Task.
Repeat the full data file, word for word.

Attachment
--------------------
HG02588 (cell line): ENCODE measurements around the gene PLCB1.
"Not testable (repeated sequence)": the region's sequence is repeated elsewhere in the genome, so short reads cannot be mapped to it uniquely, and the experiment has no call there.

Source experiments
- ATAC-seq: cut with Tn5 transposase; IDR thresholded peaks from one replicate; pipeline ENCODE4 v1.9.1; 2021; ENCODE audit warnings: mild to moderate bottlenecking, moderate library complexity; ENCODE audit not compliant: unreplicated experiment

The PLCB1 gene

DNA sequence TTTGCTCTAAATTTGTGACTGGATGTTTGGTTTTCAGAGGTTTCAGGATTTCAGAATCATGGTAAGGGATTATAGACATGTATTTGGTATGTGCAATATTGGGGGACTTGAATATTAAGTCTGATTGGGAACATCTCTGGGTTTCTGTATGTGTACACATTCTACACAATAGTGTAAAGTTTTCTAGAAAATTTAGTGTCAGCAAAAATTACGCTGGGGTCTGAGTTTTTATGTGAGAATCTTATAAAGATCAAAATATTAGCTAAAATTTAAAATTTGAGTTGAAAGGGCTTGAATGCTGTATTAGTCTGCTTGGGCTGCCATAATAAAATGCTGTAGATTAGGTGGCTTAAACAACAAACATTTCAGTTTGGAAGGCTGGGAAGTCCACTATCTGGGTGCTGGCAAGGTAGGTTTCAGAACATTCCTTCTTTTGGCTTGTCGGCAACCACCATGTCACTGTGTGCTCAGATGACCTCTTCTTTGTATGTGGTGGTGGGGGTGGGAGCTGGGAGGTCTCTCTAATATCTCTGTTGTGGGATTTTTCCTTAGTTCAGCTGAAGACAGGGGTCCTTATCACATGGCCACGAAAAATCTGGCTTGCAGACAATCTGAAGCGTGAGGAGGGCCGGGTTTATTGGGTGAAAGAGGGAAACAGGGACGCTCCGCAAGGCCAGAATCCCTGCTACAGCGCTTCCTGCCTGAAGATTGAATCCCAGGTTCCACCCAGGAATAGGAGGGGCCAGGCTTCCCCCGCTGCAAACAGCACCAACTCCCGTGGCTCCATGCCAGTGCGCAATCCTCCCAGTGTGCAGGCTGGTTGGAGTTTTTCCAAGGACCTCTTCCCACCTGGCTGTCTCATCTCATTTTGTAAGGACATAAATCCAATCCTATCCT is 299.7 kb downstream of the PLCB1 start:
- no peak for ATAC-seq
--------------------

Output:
HG02588 (cell line): ENCODE measurements around the gene PLCB1.
"Not testable (repeated sequence)": the region's sequence is repeated elsewhere in the genome, so short reads cannot be mapped to it uniquely, and the experiment has no call there.

Source experiments
- ATAC-seq: cut with Tn5 transposase; IDR thresholded peaks from one replicate; pipeline ENCODE4 v1.9.1; 2021; ENCODE audit warnings: mild to moderate bottlenecking, moderate library complexity; ENCODE audit not compliant: unreplicated experiment

The PLCB1 gene

DNA sequence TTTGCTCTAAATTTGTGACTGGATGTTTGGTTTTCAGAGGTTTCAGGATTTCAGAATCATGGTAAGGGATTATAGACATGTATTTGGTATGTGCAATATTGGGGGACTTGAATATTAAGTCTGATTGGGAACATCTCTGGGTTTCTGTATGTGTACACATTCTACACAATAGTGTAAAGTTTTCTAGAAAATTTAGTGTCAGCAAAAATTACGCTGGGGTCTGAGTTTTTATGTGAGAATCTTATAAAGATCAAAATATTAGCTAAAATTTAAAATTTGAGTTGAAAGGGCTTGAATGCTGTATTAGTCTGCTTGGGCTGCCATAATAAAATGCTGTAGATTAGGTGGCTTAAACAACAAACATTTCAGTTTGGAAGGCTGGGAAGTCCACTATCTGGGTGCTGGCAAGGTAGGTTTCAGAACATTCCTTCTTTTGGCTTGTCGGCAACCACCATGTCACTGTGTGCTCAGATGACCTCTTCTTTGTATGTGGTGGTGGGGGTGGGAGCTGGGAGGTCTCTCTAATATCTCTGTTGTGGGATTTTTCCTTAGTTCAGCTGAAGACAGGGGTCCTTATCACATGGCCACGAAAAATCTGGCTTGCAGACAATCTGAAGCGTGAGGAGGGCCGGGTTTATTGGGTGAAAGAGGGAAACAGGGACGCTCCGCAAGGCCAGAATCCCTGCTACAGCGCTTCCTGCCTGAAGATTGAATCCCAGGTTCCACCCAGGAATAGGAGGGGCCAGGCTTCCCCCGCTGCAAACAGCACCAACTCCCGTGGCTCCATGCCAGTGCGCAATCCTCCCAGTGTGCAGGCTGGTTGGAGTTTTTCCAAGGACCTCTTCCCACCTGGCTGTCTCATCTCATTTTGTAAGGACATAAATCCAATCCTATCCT is 299.7 kb downstream of the PLCB1 start:
- no peak for ATAC-seq